Simplest possible analog output with Android and IOIO. This article will discuss the bare minimal requirements for development of an Android USB (or Bluetooth) analog output device, a controllable RGB LED.

The goal is to demonstrate the easiest possible use of the technology. For additional background information on Android development, IOIO, and electronics, check out these links:


IOIO for Android Beginners Guide


Android Developer’s Guide


Parts needed:

  • Android Device (1.6+, 2.1 for Bluetooth)

  • IOIO (available at Sparkfun)


  • 3x 330 ohms resistors

  • Breadboard

  • Power supply

  • Hook-up wire


The RGB LED has four leads: the three short ones are anodes that correspond to each of the three colors (red, green, and blue) and the fourth, longer lead is the common cathode.  Connect the 330 ohm resistors in series with the anodes of the LED and the common cathode to ground. The example uses pins 34, 35, and 36, but can be used with other pins that support PWM output (pins 3-7, 10-14, 27-32, 34-40, 45-48… marked with the letter ‘p’ on the back of the IOIO).  The resistors, in this case, are being used to prevent current overdraw to the LED. Here is a diagram of the completed circuit (created with Fritzing):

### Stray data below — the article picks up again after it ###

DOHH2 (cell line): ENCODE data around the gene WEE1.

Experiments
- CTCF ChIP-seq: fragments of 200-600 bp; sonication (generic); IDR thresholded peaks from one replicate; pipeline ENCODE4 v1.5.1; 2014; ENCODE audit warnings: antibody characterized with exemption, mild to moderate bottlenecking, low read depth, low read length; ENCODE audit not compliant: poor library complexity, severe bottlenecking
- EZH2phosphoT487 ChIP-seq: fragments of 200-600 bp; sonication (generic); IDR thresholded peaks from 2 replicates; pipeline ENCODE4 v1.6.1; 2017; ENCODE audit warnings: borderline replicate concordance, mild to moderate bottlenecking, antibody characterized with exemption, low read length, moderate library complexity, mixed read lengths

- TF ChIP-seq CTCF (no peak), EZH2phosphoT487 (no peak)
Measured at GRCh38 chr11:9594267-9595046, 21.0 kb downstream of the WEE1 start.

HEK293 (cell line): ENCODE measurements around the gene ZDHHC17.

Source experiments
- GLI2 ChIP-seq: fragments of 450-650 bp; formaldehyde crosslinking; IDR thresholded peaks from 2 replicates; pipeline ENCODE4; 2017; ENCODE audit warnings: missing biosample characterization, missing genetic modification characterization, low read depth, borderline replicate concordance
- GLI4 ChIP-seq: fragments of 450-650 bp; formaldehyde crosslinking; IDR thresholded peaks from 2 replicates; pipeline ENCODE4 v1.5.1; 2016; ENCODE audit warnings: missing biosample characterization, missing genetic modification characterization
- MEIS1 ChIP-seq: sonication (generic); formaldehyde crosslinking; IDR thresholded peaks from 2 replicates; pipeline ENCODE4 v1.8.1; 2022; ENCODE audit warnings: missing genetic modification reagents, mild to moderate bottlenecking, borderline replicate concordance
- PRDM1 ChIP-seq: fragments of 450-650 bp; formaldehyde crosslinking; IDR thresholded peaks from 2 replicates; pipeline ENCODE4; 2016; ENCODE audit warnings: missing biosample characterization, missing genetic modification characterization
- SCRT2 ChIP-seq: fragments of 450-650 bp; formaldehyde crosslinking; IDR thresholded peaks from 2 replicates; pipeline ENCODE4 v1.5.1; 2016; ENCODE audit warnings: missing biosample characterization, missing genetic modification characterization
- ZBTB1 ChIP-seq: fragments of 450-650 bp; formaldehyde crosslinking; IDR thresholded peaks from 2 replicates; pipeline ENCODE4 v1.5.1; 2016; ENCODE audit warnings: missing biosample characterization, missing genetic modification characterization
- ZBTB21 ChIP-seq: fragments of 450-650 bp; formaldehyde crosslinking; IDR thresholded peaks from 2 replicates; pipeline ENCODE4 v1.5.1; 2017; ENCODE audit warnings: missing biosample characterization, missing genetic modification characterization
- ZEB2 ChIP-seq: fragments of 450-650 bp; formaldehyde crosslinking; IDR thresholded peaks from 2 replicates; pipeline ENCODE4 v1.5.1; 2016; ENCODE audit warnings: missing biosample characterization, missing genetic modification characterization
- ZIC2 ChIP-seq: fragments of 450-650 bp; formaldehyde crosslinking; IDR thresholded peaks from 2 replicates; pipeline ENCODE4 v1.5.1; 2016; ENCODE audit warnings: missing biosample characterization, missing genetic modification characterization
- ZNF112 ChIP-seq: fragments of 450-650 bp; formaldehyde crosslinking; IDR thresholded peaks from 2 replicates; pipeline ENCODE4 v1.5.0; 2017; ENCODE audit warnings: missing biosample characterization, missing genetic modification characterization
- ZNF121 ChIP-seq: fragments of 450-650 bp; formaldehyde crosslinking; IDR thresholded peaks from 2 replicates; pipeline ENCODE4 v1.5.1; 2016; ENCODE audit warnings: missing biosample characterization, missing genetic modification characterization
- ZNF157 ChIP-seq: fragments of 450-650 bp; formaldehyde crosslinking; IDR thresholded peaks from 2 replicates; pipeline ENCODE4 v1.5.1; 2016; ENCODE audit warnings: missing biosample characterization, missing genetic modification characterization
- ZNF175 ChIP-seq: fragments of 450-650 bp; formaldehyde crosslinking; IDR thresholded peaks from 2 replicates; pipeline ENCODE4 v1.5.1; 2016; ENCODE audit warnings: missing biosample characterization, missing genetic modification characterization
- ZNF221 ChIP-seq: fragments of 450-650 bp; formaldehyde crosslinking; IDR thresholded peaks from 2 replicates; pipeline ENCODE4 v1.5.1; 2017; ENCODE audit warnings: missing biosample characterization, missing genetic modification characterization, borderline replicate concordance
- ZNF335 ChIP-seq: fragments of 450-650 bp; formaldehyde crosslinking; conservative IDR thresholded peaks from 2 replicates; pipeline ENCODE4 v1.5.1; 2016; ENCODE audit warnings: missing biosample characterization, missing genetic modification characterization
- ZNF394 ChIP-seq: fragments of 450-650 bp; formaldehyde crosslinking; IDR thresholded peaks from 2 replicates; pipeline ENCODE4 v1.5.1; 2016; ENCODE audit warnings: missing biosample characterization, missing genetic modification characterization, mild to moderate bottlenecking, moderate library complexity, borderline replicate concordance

Get the source

With the circuit assembled, the next step is to get the demo application on the Android device. You can either download the pre-built .apk or checkout the source from Github:

git clone git://

If you are building from source, you will also need to import the IOIO Library project, and optionally the IOIO Bluetooth library projects, both available here:

git clone git://

Install, connect, profit!

Finally, upload the app to the Android device (or browse to this page on the device and download the apk above). Connect the device to the IOIO, and start up the app.

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